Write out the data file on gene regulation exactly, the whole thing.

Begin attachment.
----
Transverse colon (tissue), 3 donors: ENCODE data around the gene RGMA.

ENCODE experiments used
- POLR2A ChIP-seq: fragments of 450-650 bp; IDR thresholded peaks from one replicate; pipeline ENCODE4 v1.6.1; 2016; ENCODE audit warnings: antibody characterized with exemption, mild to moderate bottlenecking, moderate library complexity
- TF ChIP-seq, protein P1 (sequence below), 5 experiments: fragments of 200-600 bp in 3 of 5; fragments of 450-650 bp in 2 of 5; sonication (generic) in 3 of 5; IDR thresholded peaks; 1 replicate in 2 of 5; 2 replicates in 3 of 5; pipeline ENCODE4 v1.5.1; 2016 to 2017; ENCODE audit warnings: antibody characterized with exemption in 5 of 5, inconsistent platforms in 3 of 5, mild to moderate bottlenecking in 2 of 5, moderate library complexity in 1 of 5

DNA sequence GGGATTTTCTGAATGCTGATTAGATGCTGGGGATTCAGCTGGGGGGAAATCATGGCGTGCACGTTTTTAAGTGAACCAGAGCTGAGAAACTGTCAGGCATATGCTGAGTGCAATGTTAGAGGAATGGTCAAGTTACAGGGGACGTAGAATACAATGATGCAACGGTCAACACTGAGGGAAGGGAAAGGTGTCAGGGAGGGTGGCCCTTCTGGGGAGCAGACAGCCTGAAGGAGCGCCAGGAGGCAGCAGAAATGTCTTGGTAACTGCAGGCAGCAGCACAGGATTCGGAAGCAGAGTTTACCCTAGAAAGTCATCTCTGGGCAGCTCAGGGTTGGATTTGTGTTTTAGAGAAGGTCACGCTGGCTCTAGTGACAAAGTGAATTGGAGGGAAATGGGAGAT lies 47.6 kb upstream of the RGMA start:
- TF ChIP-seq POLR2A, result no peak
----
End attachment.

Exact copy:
Transverse colon (tissue), 3 donors: ENCODE data around the gene RGMA.

ENCODE experiments used
- POLR2A ChIP-seq: fragments of 450-650 bp; IDR thresholded peaks from one replicate; pipeline ENCODE4 v1.6.1; 2016; ENCODE audit warnings: antibody characterized with exemption, mild to moderate bottlenecking, moderate library complexity
- TF ChIP-seq, protein P1 (sequence below), 5 experiments: fragments of 200-600 bp in 3 of 5; fragments of 450-650 bp in 2 of 5; sonication (generic) in 3 of 5; IDR thresholded peaks; 1 replicate in 2 of 5; 2 replicates in 3 of 5; pipeline ENCODE4 v1.5.1; 2016 to 2017; ENCODE audit warnings: antibody characterized with exemption in 5 of 5, inconsistent platforms in 3 of 5, mild to moderate bottlenecking in 2 of 5, moderate library complexity in 1 of 5

DNA sequence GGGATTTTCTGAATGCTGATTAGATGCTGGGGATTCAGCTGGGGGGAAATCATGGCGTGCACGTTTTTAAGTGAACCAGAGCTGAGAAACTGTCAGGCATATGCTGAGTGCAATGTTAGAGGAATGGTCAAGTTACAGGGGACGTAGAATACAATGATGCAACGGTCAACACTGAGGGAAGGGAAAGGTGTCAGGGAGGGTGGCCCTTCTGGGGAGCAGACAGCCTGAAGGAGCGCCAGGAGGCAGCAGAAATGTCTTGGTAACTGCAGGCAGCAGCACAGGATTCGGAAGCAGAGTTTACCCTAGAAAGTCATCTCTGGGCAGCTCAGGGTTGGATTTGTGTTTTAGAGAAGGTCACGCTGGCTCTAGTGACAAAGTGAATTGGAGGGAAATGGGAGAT lies 47.6 kb upstream of the RGMA start:
- TF ChIP-seq POLR2A, result no peak